Classified documents were stolen from high levels of the Indian government by hackers over the course of several months, according to a report released on Monday night by researchers from the University of Toronto.
The researchers, from the Citizen Lab at the Munk Centre for International Studies, traced the botnet (a network of compromised computers) used in the attacks to hackers based in China, but say there isn’t any evidence linking the activity to the Chinese government. Their report reveals how the hackers made sophisticated use of social media sites to control their botnet, making it much harder to trace and shut down.
The compromised documents included confidential assessments of India’s international relations with West Africa and the Middle East, visa applications, and personal information concerning a member of the Directorate General of Military Intelligence. The attackers also broke into systems belonging to academics, journalists, and the offices of the Dalai Lama–they were able to obtain a year’s worth of the Dalai Lama’s e-mail, and academic reports on several Indian missile systems.
Many of the techniques used by the attackers have been employed by other spy networks, including GhostNet, which was revealed by the same researchers last year, and the recent attacks on Google. As before, the attackers stole data by sending malware targeted to specific individuals within an organization. The malware then connected compromised computers to a botnet commanded by the attackers that issued instructions and funneled the stolen data to servers where attackers could access it. “Antivirus systems are not terribly effective against these targeted attacks,” says Greg Walton, a SecDev Fellow at the Citizen Lab who researched the attacks.
However, this time attackers also used cloud-based websites to make it harder to shut down their botnet’s command-and-control infrastructure. Ron Deibert, director of the Citizen Lab, said in a press conference that the way that attackers use social media sites to shield their malicious activity reveals the “dark, hidden core” of cloud services.
After a computer was infected with malware, it would check in with the botnet for orders. Usually that would mean contacting a server controlled by the attackers. But in this case, infected computers were programmed to access social sites including Twitter, Baidu blogs, and Google Groups, where they were directed to the URL of a control server. Using the social sites allowed attackers to move their operations whenever part of their infrastructure was shut down, explained Nart Villeneuve, who is a senior SecDev research fellow at Citizen Lab, at the press conference. It also kept network administrators from becoming suspicious.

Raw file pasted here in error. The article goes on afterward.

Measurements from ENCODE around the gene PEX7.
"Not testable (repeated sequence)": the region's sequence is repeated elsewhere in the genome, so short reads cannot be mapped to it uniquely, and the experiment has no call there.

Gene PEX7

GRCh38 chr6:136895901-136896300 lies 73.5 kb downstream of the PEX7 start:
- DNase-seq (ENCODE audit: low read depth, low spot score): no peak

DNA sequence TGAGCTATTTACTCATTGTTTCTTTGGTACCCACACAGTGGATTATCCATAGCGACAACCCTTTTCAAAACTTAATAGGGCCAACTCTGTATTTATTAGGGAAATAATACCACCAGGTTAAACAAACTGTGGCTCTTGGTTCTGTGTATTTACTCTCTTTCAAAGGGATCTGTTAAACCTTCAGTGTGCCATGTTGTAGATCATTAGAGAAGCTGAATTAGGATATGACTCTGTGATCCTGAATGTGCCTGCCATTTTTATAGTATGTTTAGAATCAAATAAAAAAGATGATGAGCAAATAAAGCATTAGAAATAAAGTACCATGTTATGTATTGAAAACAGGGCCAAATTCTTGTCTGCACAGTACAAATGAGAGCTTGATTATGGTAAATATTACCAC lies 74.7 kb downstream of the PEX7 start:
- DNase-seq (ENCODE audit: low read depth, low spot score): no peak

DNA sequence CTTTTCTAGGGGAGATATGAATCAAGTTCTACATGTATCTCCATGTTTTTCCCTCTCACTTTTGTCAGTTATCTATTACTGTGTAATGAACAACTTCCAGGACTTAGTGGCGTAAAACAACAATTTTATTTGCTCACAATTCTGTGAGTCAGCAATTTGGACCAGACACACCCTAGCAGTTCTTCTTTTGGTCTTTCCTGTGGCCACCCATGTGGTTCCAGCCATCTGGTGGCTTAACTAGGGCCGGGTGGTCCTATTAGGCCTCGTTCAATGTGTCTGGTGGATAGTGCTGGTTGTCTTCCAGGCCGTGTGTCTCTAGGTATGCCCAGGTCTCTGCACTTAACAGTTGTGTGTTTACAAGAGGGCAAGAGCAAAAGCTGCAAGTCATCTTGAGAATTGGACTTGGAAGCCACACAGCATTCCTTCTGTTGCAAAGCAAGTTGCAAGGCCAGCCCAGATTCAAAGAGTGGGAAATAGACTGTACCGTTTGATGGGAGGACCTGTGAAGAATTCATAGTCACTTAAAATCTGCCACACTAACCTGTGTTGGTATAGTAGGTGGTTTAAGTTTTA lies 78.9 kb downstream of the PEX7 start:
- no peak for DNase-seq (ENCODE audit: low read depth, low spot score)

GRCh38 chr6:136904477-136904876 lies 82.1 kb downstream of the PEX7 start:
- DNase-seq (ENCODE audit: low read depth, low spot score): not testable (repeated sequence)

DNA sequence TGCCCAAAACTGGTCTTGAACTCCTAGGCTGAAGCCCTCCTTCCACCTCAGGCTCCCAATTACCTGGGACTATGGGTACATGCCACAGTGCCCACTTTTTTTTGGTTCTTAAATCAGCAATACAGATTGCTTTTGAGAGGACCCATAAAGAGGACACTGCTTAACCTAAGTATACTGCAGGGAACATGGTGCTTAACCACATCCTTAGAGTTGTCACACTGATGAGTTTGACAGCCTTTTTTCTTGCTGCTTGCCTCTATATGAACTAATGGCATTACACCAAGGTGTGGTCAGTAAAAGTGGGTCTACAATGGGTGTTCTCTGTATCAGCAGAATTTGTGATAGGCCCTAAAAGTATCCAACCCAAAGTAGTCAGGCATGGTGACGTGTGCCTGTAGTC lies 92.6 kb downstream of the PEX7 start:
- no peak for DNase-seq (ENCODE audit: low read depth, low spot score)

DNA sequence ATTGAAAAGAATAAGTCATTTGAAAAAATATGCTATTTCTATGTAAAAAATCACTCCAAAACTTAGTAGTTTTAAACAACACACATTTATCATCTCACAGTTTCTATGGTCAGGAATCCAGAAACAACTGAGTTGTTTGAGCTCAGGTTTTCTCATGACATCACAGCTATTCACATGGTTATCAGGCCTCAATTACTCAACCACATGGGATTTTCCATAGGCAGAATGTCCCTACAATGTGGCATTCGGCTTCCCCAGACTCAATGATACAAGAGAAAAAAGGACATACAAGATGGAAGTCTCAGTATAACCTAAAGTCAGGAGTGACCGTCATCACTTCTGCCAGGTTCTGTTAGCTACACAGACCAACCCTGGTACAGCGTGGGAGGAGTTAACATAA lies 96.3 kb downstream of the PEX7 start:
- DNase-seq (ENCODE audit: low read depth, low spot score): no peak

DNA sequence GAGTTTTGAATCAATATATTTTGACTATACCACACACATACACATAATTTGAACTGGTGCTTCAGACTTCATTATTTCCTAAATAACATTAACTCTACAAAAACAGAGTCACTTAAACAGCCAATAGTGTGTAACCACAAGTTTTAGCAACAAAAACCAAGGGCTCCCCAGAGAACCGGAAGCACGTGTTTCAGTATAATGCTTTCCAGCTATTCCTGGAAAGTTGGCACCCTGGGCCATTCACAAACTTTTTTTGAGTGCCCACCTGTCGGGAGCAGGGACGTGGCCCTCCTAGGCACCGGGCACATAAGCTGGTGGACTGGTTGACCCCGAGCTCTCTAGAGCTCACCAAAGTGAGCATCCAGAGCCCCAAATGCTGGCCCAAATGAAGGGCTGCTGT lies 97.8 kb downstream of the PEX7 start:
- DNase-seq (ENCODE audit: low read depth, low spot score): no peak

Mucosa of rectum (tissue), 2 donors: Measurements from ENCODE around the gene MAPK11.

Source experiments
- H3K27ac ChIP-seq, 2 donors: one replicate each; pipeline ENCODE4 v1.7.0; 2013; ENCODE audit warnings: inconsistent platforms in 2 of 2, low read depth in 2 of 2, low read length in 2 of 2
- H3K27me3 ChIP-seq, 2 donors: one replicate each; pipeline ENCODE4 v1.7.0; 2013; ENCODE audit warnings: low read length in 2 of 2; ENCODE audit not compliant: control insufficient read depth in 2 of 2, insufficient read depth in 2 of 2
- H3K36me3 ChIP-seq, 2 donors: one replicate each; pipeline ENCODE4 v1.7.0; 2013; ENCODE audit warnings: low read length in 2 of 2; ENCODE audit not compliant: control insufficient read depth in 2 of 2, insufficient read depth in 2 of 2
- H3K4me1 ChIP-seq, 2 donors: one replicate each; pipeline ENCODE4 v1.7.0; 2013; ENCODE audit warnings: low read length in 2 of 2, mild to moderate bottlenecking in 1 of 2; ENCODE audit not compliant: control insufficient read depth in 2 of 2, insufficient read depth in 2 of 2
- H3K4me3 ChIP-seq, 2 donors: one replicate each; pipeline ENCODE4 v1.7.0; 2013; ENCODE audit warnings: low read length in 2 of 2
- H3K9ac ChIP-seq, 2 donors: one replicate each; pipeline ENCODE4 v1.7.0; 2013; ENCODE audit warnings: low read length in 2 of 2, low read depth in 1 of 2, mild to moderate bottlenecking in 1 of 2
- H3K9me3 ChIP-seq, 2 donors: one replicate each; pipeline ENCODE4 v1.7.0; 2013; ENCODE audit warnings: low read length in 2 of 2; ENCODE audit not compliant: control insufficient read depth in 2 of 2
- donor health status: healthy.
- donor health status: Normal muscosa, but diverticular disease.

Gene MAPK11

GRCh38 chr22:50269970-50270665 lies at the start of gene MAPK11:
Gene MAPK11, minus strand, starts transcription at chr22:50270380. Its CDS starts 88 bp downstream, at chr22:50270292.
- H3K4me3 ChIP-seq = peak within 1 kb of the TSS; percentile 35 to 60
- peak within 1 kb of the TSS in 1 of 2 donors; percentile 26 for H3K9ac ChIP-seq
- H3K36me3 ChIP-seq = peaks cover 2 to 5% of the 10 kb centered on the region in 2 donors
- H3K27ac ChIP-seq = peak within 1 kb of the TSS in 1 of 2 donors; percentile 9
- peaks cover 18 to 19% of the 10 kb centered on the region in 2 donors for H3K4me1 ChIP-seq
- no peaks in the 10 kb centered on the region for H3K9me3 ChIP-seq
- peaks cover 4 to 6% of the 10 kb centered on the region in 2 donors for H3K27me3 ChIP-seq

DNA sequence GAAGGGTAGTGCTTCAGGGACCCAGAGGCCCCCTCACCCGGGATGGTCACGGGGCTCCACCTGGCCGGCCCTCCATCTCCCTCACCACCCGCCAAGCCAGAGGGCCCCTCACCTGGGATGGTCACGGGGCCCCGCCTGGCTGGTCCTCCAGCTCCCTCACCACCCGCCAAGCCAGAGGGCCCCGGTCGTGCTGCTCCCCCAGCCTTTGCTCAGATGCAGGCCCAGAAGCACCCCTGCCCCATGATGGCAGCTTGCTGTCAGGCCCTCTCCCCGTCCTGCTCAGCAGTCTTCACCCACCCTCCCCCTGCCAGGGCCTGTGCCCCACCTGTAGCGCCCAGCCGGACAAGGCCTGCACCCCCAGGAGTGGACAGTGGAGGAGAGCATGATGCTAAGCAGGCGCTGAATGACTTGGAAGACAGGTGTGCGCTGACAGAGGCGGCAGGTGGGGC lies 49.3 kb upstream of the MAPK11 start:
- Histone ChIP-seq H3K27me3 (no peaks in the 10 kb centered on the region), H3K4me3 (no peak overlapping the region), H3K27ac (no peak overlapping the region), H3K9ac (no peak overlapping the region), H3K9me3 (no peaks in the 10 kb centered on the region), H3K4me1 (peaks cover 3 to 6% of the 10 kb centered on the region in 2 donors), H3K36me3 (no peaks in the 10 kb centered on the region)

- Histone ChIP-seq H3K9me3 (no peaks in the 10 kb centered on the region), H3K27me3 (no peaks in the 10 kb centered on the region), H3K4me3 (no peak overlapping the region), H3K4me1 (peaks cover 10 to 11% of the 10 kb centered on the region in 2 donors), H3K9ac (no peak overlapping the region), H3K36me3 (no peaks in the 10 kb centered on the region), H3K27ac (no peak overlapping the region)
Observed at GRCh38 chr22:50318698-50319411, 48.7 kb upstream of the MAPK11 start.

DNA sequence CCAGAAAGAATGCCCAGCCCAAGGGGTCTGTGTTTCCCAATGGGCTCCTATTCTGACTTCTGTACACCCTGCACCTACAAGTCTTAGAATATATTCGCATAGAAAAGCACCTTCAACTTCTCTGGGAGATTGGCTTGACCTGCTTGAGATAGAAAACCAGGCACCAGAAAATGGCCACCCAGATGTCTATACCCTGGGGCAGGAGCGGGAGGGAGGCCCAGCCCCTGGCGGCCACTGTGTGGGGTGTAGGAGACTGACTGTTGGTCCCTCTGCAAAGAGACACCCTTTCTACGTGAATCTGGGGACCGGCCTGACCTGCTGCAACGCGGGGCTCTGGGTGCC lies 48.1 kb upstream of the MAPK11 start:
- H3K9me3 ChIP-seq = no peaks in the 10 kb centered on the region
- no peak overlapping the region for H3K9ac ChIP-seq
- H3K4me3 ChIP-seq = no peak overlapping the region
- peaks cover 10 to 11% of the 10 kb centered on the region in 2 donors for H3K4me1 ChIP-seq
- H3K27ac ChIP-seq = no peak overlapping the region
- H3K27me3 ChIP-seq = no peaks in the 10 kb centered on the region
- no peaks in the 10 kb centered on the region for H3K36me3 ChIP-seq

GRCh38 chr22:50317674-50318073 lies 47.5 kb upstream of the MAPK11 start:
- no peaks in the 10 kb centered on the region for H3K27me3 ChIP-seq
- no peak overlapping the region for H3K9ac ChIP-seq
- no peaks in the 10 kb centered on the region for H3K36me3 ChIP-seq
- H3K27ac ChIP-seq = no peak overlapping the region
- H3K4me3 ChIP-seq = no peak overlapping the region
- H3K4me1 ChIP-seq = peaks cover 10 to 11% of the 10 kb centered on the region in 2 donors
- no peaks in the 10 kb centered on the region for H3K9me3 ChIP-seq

The attackers also made innovative use of Yahoo’s e-mail application programming interface, Villeneuve said. Their malware instructed infected computers to connect to attackers’ Yahoo mail accounts through this interface, then report on their name, operating system, and IP address. The attackers also used this connection to install additional malware on the computer, and to issue commands. Villeneuve says that this system served mainly as a backup for the attackers, in case the Web-based infrastructure was disabled.
Brett Stone-Gross, a researcher at the University of California, Santa Barbara, who studies botnets, says the report shows a shift in strategy for controlling botnets. Not only does it make it harder for administrators to see that traffic is going to the botnet, he says, but it also makes it harder for them to stop it. Administrators generally can’t blacklist a site such as Twitter or Google Groups without causing too much pain to legitimate users, he points out. Stone-Gross compares the practice to spammers’ use of legitimate Gmail, Yahoo, and Hotmail accounts, which have so much legitimate activity that organizations can’t block the domains to filter out malicious e-mail.
Deibert added at the press conference that, while the research suggests that the hackers behind the attacks are based in China, there isn’t hard evidence that the Chinese government was involved. “We’re eager to work with those parts of the Chinese government that want to solve this,” he said, adding that they’ve been cooperating with China’s Computer Emergency Readiness Team (CERT).
However, Deibert criticized the governments hoping to engage in cyber espionage and warfare. “There is a very real arms race in cyberspace, of which this report is but one small example,” he said. The researchers expect that some of the information stolen by the botnet will make it to the Chinese government through some channel, even if the government did not order the attacks.
The hype around DeepMind’s new AI model misses what’s actually cool about it
Some worry that the chatter about these tools is doing the whole field a disservice.
These materials were meant to revolutionize the solar industry. Why hasn’t it happened?
Perovskites are promising, but real-world conditions have held them back.
Why China is still obsessed with disinfecting everything
Most public health bodies dealing with covid have long since moved on from the idea of surface transmission. China’s didn’t—and that helps it control the narrative about the disease’s origins and danger.
A quick guide to the most important AI law you’ve never heard of
The European Union is planning new legislation aimed at curbing the worst harms associated with artificial intelligence.
Get the latest updates from
MIT Technology Review
Discover special offers, top stories, upcoming events, and more.